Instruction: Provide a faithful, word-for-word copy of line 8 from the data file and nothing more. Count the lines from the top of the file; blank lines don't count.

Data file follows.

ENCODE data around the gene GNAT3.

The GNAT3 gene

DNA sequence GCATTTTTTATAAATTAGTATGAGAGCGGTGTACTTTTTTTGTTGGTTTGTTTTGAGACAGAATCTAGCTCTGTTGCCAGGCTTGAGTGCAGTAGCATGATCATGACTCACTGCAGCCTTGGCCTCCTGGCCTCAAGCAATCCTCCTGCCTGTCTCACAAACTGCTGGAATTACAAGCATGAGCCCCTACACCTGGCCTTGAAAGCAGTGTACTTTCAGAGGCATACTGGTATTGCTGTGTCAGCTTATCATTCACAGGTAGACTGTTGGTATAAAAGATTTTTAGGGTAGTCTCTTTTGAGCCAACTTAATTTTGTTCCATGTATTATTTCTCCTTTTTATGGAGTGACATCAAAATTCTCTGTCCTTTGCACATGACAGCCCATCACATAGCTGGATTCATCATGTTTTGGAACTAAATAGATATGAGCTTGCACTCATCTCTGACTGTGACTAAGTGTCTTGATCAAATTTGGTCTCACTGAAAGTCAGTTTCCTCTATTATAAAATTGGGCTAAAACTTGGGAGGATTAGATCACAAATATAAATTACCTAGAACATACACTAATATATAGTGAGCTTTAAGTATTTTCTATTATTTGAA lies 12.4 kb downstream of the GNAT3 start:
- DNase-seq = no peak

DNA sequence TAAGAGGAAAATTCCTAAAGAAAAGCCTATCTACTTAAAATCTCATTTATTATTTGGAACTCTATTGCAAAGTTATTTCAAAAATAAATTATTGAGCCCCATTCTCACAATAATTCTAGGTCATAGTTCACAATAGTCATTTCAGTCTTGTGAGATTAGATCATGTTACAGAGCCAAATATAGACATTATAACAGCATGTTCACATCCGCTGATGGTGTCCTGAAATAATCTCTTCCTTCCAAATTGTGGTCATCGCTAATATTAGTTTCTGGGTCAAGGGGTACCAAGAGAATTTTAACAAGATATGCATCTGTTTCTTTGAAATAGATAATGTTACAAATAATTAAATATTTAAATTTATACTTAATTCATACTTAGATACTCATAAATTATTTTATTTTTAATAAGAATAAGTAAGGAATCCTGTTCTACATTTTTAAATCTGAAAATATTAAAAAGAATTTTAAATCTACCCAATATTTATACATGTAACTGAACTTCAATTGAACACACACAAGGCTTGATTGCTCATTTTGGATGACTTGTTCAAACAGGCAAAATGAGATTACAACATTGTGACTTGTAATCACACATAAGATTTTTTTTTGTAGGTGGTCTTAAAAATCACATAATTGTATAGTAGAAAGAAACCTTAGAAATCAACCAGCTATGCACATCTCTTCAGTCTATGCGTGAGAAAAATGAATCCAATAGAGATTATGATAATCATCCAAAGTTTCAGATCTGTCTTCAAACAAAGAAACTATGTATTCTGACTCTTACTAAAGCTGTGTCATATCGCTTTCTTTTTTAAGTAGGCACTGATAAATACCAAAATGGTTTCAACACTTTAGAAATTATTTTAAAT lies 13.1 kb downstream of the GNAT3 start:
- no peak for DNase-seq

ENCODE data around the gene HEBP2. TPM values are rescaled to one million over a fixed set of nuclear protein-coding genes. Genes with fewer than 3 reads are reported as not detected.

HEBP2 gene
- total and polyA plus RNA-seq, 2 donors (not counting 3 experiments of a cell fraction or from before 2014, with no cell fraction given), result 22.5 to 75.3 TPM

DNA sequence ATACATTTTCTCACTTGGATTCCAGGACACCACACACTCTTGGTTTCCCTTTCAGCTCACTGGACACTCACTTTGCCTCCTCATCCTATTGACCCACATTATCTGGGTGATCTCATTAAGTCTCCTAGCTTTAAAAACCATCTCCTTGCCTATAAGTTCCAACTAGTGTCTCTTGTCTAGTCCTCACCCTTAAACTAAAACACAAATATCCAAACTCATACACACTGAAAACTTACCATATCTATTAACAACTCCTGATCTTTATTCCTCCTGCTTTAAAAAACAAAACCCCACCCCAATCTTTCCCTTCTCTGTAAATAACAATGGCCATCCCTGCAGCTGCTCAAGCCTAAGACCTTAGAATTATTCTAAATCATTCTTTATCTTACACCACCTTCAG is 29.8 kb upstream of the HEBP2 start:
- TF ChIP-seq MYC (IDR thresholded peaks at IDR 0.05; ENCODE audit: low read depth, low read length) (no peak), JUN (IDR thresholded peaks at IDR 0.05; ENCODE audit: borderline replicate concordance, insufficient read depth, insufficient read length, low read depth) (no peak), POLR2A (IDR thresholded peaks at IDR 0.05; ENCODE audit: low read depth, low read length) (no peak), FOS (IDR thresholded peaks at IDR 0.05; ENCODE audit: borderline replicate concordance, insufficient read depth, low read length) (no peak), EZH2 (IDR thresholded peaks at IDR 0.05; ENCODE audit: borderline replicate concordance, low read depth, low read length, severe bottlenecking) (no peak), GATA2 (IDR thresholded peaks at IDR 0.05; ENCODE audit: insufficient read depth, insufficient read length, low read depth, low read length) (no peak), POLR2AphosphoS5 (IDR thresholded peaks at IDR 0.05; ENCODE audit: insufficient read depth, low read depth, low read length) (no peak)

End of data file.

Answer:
HEBP2 gene